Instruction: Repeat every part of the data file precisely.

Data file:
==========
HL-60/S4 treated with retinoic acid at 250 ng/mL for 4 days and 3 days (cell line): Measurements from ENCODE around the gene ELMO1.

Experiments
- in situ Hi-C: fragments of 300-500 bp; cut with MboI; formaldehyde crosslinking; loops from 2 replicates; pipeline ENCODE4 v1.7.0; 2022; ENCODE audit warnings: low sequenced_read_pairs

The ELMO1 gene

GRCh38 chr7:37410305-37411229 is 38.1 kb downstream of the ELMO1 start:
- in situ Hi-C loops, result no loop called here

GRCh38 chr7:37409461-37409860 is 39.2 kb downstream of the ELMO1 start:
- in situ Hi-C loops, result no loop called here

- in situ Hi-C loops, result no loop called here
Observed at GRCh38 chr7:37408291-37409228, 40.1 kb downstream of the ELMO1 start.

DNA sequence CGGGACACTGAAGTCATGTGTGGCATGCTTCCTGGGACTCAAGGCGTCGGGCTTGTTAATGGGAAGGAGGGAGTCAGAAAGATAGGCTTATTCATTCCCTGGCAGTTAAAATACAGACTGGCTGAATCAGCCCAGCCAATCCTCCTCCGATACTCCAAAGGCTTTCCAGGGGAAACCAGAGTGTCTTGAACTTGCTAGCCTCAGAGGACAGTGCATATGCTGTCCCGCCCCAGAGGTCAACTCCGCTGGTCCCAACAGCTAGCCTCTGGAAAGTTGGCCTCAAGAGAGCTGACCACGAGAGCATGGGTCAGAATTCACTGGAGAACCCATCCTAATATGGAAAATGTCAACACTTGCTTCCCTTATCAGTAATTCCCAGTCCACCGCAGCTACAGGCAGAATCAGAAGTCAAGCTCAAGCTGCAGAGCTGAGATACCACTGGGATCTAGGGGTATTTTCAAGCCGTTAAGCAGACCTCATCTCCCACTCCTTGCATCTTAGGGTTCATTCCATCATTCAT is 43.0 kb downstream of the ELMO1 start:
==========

HL-60/S4 treated with retinoic acid at 250 ng/mL for 4 days and 3 days (cell line): Measurements from ENCODE around the gene ELMO1.

Experiments
- in situ Hi-C: fragments of 300-500 bp; cut with MboI; formaldehyde crosslinking; loops from 2 replicates; pipeline ENCODE4 v1.7.0; 2022; ENCODE audit warnings: low sequenced_read_pairs

The ELMO1 gene

GRCh38 chr7:37410305-37411229 is 38.1 kb downstream of the ELMO1 start:
- in situ Hi-C loops, result no loop called here

GRCh38 chr7:37409461-37409860 is 39.2 kb downstream of the ELMO1 start:
- in situ Hi-C loops, result no loop called here

- in situ Hi-C loops, result no loop called here
Observed at GRCh38 chr7:37408291-37409228, 40.1 kb downstream of the ELMO1 start.

DNA sequence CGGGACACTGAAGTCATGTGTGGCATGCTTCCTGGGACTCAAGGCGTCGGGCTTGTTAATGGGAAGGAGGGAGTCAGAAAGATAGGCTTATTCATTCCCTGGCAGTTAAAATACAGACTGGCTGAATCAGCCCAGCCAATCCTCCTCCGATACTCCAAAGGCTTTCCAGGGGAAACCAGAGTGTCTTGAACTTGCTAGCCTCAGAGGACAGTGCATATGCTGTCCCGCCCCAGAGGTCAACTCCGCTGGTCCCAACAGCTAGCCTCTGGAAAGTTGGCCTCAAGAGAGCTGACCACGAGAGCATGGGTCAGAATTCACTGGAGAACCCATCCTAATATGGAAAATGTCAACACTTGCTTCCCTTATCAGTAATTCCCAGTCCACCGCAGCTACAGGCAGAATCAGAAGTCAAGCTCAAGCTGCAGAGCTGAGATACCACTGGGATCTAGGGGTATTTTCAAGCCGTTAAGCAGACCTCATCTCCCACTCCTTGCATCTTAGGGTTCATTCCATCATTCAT is 43.0 kb downstream of the ELMO1 start: